Prisoners’ families call for ‘full judicial inquiry’ into joint enterprise law

Families of prisoners serving time following joint enterprise convictions are to launch a new campaign today calling for a judicial inquiry into the controversial common doctrine.

JENGbA (Joint Enterprise: Not Guilty by Association) intervened in the landmark Supreme Court ruling in February 2016 in the case of Jogee which held that the courts had taken a ‘wrong turn’ in its application of the law.

The grass roots campaign, comprising largely of working class women, has proved effective in highlighting concerns over the law and persuaded the House of Commons’  justice committee to look at the issue, not once but twice (2011 and 2014). Jimmy McGovern made the film Common for the BBC, broadcast last year, after one of the women contacted the author (here).

JENGbA calls Jogee ‘a vindication for all those who had campaigned against this serious problem with the law’. However in October last year, hopes were crushed when the Court of Appeal denied leave to appeal to some 13 defendants in six separate cases.

At today’s meeting at the House of Commons hosted by the Labour MP Ian Lavery, the group will make the case for an inquiry bypassing the Appeal courts. ‘We believe that rather than attempt to take each case independently to the Court of Appeal there should be a full independent judicial inquiry,’ the group says. ‘This is the only way forward that will ensure innocent people are not serving mandatory life sentences for crimes they did not commit. An inquiry of this sort would uncover the magnitude of the flaws that JENGbA have been highlighting for many years and, hopefully, put balance and fairness back into the criminal justice system.’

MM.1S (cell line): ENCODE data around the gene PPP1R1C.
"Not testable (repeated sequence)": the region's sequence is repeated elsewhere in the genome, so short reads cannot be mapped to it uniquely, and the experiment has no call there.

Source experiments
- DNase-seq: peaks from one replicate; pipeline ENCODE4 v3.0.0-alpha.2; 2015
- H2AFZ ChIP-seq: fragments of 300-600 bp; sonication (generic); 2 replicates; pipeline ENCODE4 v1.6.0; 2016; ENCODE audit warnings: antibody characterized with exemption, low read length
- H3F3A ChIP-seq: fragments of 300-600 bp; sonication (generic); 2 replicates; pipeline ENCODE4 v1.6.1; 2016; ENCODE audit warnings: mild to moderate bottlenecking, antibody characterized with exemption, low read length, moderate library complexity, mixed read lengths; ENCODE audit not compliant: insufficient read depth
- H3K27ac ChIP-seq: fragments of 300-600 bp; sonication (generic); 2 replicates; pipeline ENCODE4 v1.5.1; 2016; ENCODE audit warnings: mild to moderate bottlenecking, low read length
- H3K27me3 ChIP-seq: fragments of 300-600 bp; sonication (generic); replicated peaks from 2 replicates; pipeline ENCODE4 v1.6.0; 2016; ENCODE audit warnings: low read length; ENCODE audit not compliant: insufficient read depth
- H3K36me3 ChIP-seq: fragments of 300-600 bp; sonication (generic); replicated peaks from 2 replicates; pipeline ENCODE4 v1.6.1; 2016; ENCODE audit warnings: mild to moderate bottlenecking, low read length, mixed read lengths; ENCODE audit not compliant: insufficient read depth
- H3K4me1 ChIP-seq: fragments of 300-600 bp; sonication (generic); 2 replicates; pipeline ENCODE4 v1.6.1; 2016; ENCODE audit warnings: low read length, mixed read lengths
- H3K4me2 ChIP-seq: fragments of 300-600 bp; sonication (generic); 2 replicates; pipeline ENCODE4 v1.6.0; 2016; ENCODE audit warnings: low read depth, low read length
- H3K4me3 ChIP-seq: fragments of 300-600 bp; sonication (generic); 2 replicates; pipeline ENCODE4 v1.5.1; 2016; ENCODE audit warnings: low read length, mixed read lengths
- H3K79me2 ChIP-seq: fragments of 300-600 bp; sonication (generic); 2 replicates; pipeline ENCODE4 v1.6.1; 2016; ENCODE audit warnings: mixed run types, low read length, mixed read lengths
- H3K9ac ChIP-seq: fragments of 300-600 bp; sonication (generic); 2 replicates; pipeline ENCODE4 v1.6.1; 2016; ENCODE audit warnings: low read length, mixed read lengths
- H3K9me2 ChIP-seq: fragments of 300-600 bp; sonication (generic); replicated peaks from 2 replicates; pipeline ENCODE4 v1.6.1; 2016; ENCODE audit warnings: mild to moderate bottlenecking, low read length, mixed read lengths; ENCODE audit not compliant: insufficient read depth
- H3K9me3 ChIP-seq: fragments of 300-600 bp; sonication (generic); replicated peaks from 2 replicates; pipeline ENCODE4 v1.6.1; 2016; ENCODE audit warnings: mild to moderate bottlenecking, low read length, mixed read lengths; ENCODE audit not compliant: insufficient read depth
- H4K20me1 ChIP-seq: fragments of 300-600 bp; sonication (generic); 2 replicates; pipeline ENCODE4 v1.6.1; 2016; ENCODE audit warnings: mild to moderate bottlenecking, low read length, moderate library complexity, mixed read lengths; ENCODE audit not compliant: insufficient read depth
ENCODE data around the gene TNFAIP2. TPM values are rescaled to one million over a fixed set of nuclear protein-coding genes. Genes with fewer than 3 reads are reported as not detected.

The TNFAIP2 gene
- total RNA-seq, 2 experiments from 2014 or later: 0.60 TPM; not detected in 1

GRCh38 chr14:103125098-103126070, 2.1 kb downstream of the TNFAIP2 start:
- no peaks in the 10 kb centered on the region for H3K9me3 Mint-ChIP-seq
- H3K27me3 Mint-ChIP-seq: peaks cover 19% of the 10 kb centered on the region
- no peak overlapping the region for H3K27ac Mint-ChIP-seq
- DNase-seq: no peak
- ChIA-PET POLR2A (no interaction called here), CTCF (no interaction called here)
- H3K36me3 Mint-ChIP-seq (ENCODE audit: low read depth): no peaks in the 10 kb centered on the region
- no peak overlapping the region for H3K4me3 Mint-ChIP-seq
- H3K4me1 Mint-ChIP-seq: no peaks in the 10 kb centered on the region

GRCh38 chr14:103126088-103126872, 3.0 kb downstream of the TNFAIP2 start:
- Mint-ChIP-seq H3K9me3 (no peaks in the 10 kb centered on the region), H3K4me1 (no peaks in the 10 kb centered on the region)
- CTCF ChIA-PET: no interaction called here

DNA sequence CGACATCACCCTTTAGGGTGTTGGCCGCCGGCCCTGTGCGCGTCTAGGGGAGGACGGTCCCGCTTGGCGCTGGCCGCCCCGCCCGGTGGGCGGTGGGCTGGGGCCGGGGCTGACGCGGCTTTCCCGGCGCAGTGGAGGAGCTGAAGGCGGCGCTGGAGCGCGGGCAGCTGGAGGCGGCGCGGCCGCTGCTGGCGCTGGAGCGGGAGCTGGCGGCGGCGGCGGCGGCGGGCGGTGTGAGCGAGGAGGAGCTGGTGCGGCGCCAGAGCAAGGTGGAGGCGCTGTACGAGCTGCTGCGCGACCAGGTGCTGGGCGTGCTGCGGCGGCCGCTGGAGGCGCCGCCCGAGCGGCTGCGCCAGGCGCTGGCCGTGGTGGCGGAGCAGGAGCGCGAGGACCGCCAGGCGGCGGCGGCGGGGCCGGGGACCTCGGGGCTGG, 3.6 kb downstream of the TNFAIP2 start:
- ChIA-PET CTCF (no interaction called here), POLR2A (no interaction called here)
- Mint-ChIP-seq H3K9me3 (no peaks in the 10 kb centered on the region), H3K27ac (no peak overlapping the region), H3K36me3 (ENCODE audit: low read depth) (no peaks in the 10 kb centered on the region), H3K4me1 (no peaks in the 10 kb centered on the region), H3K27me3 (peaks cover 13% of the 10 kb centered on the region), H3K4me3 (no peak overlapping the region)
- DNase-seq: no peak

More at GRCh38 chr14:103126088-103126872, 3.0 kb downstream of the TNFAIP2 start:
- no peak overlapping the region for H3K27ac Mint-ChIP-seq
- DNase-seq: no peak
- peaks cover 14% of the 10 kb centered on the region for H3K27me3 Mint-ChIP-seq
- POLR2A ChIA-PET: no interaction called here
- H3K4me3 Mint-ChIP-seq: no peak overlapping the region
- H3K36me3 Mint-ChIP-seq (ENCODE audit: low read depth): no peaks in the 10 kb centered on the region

‘Today we will address a number of key issues that deserve to be fully acknowledged by everyone in attendance. We can tell you that our loved ones are innocent, legal professionals can tell you our loved ones are innocent. Members of the public who are made aware of joint enterprise can tell you that they don’t understand how or why a person who has not murdered anyone can still be convicted and receive a mandatory life sentence for murder.’

This article was first published on November 15, 2017

Author: Jon Robins

Jon is editor of the Justice Gap. He is a freelance journalist. Jon’s books include The First Miscarriage of Justice (Waterside Press, 2014), The Justice Gap (LAG, 2009) and People Power (Daily Telegraph/LawPack, 2008). Jon is a journalism lecturer at Winchester University and a visiting senior fellow in access to justice at the University of Lincoln. He is twice winner of the Bar Council’s journalism award (2015 and 2005) and is shortlisted for this year’s Criminal Justice Alliance’s journalism award

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